Sep 11, 2017
Tantz Aerine did a great newspost the other day about how the clothing of comic characters can be used to communicate information and emotions just as much as any other element in your comic making arsenal. And that's what we discuss in this Quackcast! Clothing can communicate state of mind, occupation, status, personality, era, class and a host of other things. Have a listen to our Quackcast to learn more! Gunwallace's theme this week was for RUNRUN - a symphony of urgent electronica. This track wants to get you moving in a linear fashion, faster and faster, rhythmic and regular like the pace of a runner. Run into a bright, white high tech future with RUNRUN!
Aug 28, 2017
This week we interview the artist and creator of the comic Kings Club, AmeliaP! Her comic was featured and Gunwallace also gave it a theme tune that was featured in Quackcast 335. AmeliaP is a talented professional comic creator and game designer. We couldn't interview her directly because she's not confident enough in her spoken English, so what we've done instead is read out a written interview that I did with her especially for this Quackcast. Amelia has some surprising and valuable insights for comic creators. You can read the full text of her interview bellow. Gunwallace's theme for the week was for Abejitas - This tune bounces in like a wild thing, spinning and buzzing crazily, full of black striped yellow techno sweet honey madness and rapid wingbeats of energy, this will sting you into full awareness!
May 29, 2017
In this Quackcast we cover the Importance of good linework in comics and different line techniques such as Herge's Ligne claire, the traditional thick line for characters and thin for everything else as exemplified in the work of Mucha, variable line widths as in Manga, solid blacks like in American comics, and complex lines like Durer or Hyena Hell. I really seriously thought I could get an entire Quackcast out of the concept and techniques of linework, but honestly I was struggling… Okay, so linework constitutes the skeleton that most comics are built on, with the notable exception of painted comics, photo comics, 3D and vector comic among others… But for most comics line is a pretty essential element. There are a lot of different techniques involved in the use of lines. Herge popularised “ligne claire”, which means that all lines have the same thickness and that there's no line shading. A popular style that I was taut was to have thick lines around characters and overlapping elements, with thin lines for internals and backgrounds. This is popular in a lot of manga, US comics and famously the work of Alphonse Mucha. Part of my technique on Pinky TA involves making my lines grey, so that when I set the line layer to “multiply”, the lines take on some of the background colours beneath them and don't show up as darkly as traditional black lines. The work of Hyena Hell on the Hub is interesting for her use of very complex internal shading line to build up texture and shapes, this can also be seen in the works of Albrecht Durer. Manga is notable for its extensive use of very stylised shading, crisp lines and the use of variable line widths for outlines, while American comics make heavy use of solid blacks for areas of shadow, basically extending the width of the line as far and as solidly as it can go. How do YOU approach your linework? The music for this week by Gunwallace is for The Wallachian Library. It's a dark, black future sounds, neon glows, pulses of energy and ideas, vectors and virtual circuits.Sorry, no link to this comic, the user deleted it from the site.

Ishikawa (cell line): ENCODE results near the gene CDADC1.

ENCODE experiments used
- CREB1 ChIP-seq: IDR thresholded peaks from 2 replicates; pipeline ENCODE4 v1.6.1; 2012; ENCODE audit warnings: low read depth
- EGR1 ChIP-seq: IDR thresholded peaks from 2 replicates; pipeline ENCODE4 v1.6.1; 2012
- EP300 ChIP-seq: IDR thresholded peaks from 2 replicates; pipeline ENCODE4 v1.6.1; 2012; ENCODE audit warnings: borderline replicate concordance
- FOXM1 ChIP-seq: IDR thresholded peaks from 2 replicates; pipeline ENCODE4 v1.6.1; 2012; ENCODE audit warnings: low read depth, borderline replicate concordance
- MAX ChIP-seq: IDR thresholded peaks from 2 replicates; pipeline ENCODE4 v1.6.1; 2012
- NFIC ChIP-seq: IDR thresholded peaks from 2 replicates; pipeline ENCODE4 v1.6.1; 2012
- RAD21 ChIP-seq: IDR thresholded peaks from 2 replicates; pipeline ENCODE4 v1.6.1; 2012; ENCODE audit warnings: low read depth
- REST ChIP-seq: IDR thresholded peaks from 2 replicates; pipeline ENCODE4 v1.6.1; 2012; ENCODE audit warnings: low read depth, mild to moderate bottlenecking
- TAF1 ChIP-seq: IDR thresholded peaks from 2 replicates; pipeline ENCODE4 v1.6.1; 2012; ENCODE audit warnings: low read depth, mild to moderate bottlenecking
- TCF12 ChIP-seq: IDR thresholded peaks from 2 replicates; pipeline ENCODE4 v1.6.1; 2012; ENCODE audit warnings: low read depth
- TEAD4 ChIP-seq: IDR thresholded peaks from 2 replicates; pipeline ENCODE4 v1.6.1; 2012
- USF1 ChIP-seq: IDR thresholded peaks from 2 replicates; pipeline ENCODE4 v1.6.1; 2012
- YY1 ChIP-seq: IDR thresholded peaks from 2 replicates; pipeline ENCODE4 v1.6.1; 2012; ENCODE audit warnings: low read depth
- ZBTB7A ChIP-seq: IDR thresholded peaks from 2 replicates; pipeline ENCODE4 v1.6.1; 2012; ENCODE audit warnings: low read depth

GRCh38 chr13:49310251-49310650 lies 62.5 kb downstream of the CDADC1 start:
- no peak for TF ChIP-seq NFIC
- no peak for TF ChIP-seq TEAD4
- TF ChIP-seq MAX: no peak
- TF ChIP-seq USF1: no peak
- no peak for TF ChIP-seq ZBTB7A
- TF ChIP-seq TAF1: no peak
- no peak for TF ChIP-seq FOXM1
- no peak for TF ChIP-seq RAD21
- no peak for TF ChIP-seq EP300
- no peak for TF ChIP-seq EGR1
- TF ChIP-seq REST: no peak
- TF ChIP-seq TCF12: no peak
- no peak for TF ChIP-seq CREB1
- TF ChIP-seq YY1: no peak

Apr 24, 2017
In this Quackcast I wanted to talk about the magic of authorship: how the creator of a story sets up the whole situation so that they can convince the reader of anything. You can write a story about the smartest man in the world, and the reader will believe that they are, within the story, because you set it up that way: not just by having other characters reacting to them and forming that impression, but also independently convincing the audience of it as well by having them solving riddles and such or knowing lots of languages, quoting literary texts etc, but the creator doesn't have to be a very smart person themselves… Like Sherlock Holmes is seen as super smart because he's meant to, but Arthur Conan Doyle wasn't a super genius himself. You can write about a Casanova type charmer who's fantastic with the opposite sex and readers will believe, but only if you set the stage well enough. You as the creator set the parameters for anything to happen. Without having certain abilities or skills yourself, you can create a character with totally convincing skills far outside of yourself. The music for this week by Gunwallace is for The Gloom, it's creepy, ghostly, unsettling, uneven. This one gets under your skin and keeps you off-balance.